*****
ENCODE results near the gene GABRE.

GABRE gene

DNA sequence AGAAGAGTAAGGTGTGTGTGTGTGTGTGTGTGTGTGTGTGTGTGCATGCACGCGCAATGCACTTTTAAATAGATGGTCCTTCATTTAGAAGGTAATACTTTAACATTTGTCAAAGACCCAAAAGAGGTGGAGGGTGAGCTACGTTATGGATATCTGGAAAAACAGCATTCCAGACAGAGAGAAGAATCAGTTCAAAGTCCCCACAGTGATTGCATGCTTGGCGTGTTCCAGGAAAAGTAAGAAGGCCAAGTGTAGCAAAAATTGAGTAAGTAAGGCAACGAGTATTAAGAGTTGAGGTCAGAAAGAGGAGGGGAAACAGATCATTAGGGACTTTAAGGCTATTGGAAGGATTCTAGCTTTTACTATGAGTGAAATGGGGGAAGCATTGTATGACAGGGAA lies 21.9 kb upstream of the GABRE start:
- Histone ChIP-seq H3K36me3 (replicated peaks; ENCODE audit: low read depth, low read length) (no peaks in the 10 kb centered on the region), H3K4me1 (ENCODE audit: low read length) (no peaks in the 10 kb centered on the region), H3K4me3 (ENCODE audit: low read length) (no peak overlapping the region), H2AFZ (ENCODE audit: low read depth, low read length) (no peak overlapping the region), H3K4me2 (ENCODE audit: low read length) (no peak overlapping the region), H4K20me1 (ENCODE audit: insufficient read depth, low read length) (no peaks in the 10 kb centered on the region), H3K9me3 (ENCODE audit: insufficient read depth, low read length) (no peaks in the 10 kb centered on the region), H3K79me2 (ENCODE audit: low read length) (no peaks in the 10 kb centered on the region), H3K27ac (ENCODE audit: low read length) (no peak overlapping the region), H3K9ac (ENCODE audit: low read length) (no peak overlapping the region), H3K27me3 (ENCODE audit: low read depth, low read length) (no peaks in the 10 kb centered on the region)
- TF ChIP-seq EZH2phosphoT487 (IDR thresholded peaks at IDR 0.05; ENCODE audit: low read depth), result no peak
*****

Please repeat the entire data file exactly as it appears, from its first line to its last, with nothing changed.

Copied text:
ENCODE results near the gene GABRE.

GABRE gene

DNA sequence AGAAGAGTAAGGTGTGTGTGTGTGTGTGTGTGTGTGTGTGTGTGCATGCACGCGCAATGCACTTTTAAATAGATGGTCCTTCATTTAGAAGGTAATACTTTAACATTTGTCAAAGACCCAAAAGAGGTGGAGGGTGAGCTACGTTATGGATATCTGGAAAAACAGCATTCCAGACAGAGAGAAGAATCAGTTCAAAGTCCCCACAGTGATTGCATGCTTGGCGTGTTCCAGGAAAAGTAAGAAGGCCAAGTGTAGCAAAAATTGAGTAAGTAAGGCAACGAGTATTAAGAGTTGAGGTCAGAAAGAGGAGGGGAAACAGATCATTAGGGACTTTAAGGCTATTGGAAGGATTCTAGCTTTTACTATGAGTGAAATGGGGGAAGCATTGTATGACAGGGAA lies 21.9 kb upstream of the GABRE start:
- Histone ChIP-seq H3K36me3 (replicated peaks; ENCODE audit: low read depth, low read length) (no peaks in the 10 kb centered on the region), H3K4me1 (ENCODE audit: low read length) (no peaks in the 10 kb centered on the region), H3K4me3 (ENCODE audit: low read length) (no peak overlapping the region), H2AFZ (ENCODE audit: low read depth, low read length) (no peak overlapping the region), H3K4me2 (ENCODE audit: low read length) (no peak overlapping the region), H4K20me1 (ENCODE audit: insufficient read depth, low read length) (no peaks in the 10 kb centered on the region), H3K9me3 (ENCODE audit: insufficient read depth, low read length) (no peaks in the 10 kb centered on the region), H3K79me2 (ENCODE audit: low read length) (no peaks in the 10 kb centered on the region), H3K27ac (ENCODE audit: low read length) (no peak overlapping the region), H3K9ac (ENCODE audit: low read length) (no peak overlapping the region), H3K27me3 (ENCODE audit: low read depth, low read length) (no peaks in the 10 kb centered on the region)
- TF ChIP-seq EZH2phosphoT487 (IDR thresholded peaks at IDR 0.05; ENCODE audit: low read depth), result no peak